Members of Big Toe crew from Vietnam perform during the first part of the "Battle of the Year", an international competition of breakdance (Boty), in Montpellier. Photo: AFP/Anne-Christine Poujoulat

Music has played an important part in Vietnam’s war history, the development of its tonal language, and now maybe its economic evolution, too.

The arrival of Swedish music streaming company Spotify hints at broader changes afoot in Vietnam, which is rapidly adapting to and seizing opportunities in global technology developments.

The communist nation became Spotify’s eighth Southeast Asian market, and lifted to 60 the total number of countries where it sells music streaming services worldwide.

It’s big business: The We Be Social and Hootsuite digital report estimated consumers spent US$11.2 billion in 2017 on digital music streaming worldwide. Market leader Spotify had 71 million premium subscribers by the end of 2017 amid a global push into developing countries.

“As we come into Vietnam today, we made sure that we have a diverse catalogue of international music and local Vietnamese music,” Sunita Kaur, Spotify’s managing director for Asia, said this week at the service’s launch in Ho Chi Minh City.

As part of the pitch, Kaur unveiled a clip of musicians from around the world wishing Spotify well as it enters the Vietnamese market, from the K-pop duo MXM, to the local female rapper Suboi, who dropped some bars for US president Barack Obama when he visited Ho Chi Minh City in 2016.

Spotify is fast expanding around the world ahead of its April 3 New York Stock Exchange listing, estimated by analysts to be one of the world’s biggest in 2018. While its revenues grew 39% to US$5.4 billion in 2017, Spotify continues to lose money.

The company’s core question, i.e. can it convince global customers to pay for something they are used to getting for free, is as relevant in Vietnam as other global markets. But if Spotify is targeting developing markets with disposable income and music mania to bridge the gap, Vietnam has both in abundance.

An earlier generation of musicians made their names in the crucible of war, calling compatriots to arms or mourning lovers killed in battle. Today, the Vietnam War is no longer front of mind, but music is everywhere.

Music lovers carry portable karaoke machines around with them for mobile crooning, while aspiring musicians often idle away afternoons at cafes strumming on their guitars. Storefronts across the country blare music to announce grand openings or sales.

A rapidly rising middle class means Vietnamese are increasingly geared to spend. Many in the young workforce are getting richer but continue to live with their families, meaning money that would go to rent is spent instead on conspicuous consumption, from Xiaomi smartphones to exotic weekend excursions to places like Myanmar.

What is less clear is whether Vietnamese consumers will spend for Spotify’s digital services. Downloading free files, from songs to movies to software, is a way of life in Vietnam.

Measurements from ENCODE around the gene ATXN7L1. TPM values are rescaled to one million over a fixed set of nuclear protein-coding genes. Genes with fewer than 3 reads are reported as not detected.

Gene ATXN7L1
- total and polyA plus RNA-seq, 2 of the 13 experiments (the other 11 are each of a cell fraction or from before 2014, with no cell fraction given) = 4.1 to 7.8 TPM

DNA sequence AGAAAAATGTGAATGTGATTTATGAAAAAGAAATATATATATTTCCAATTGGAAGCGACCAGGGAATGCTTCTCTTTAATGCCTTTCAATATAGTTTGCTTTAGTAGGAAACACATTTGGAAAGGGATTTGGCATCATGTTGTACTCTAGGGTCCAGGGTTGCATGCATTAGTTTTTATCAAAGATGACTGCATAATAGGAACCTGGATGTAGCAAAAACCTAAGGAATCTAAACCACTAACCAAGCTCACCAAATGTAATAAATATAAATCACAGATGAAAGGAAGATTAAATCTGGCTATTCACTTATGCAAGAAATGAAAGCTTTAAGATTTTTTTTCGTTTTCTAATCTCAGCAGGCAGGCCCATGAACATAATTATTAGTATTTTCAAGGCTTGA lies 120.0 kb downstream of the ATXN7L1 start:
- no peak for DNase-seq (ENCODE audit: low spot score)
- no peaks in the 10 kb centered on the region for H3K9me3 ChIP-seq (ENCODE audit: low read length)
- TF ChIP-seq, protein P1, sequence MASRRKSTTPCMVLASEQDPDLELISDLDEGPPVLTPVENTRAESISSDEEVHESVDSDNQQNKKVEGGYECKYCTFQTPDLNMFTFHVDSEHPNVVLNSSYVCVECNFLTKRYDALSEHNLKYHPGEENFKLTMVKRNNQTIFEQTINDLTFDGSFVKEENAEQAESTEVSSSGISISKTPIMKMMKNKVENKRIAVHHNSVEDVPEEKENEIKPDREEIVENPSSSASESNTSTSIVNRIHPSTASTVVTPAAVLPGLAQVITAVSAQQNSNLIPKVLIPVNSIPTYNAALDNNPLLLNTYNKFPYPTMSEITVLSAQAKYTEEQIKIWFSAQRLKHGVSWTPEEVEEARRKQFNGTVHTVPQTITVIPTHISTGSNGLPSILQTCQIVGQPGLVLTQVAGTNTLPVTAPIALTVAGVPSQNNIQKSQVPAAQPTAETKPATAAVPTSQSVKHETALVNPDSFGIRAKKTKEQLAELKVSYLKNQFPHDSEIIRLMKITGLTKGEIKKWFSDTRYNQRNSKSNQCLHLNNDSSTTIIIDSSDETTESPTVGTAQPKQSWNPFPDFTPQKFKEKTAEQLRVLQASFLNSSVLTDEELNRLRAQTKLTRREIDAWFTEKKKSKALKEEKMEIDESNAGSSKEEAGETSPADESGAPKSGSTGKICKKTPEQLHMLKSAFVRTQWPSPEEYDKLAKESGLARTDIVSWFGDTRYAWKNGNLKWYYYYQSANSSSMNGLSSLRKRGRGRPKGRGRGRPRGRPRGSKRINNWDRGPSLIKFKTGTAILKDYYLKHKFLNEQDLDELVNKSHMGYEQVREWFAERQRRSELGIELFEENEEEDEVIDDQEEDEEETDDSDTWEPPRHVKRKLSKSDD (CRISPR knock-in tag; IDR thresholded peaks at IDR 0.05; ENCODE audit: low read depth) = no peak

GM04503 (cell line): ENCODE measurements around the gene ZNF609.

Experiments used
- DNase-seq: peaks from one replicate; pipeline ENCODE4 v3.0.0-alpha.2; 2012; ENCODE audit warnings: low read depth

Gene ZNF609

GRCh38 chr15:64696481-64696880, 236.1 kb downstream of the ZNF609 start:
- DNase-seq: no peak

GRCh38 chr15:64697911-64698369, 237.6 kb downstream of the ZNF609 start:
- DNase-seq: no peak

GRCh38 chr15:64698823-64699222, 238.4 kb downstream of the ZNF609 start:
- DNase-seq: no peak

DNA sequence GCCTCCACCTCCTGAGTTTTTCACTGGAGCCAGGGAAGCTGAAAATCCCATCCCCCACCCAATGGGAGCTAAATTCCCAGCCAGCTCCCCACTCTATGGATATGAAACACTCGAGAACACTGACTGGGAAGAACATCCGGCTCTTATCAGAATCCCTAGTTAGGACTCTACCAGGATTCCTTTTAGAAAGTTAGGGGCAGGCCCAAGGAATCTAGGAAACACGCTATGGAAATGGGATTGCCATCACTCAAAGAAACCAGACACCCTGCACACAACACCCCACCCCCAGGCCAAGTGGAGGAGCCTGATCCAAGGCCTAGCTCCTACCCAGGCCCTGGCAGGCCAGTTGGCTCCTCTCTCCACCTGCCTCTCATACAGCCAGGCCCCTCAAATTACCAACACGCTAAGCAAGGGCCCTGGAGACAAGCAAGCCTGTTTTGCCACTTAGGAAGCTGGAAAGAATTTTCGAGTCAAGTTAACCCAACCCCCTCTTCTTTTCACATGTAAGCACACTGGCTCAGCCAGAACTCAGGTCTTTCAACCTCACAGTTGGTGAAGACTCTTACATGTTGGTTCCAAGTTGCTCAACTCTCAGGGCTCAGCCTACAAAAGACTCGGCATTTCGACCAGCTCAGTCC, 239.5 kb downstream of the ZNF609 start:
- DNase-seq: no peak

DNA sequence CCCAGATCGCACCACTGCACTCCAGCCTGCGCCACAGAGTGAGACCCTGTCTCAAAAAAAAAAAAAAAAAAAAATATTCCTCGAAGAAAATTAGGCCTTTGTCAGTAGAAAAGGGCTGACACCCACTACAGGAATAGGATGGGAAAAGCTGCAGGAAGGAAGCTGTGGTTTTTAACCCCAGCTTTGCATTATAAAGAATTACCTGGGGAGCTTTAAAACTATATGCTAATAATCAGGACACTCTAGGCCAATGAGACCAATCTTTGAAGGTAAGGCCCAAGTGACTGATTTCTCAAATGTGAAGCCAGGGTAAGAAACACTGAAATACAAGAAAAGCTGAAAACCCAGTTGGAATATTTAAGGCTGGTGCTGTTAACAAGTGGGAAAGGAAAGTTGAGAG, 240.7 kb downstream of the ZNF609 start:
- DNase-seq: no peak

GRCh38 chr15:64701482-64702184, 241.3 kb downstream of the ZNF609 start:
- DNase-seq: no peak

So much so that the country has a recurring spot on the United States Trade Representative’s (USTR) annual ‘watch list’ of global nations notorious for intellectual property violations.

The situation is changing, however, which may have contributed to Spotify’s decision to take the plunge into Vietnam. In 2015, for example, the USTR removed Zing.vn from its watch list after the Vietnamese music portal moved to license content.

“We see the government continuing to invest in intellectual property protection, with its score increasing every year,” said Kelly Anderson, senior manager for international intellectual property at the US Chamber of Commerce (CoC).

She notes the improved score Vietnam has earned on the CoC’s Global Intellectual Property Center index, which rates countries according to how strictly they protect patents, trademarks, and copyrights.

Google and Singapore sovereign wealth fund Temasek estimated in a report last year that Southeast Asia’s digital economy would grow six-fold to US$200 billion by 2025.

While Vietnam is still largely a cash-based economy – notably without the high levels of consumer debt in credit card-addicted nations like the US, Australia and South Korea – e-commerce is quickly picking up, with many Vietnamese entrepreneurs setting up digital shopfronts on Facebook and other social media platforms.

Spotify also faces challenges from market incumbents, including China’s JOOX, which has made strong inroads into other regional countries and accounts for around half of the region’s music downloads. JOOX has successfully expanded in Southeast Asia by localizing its music content.

How quickly Spotify adapts to local tastes and trends will likely determine how successful it is in convincing Vietnamese to pay for the music that is already all around them.

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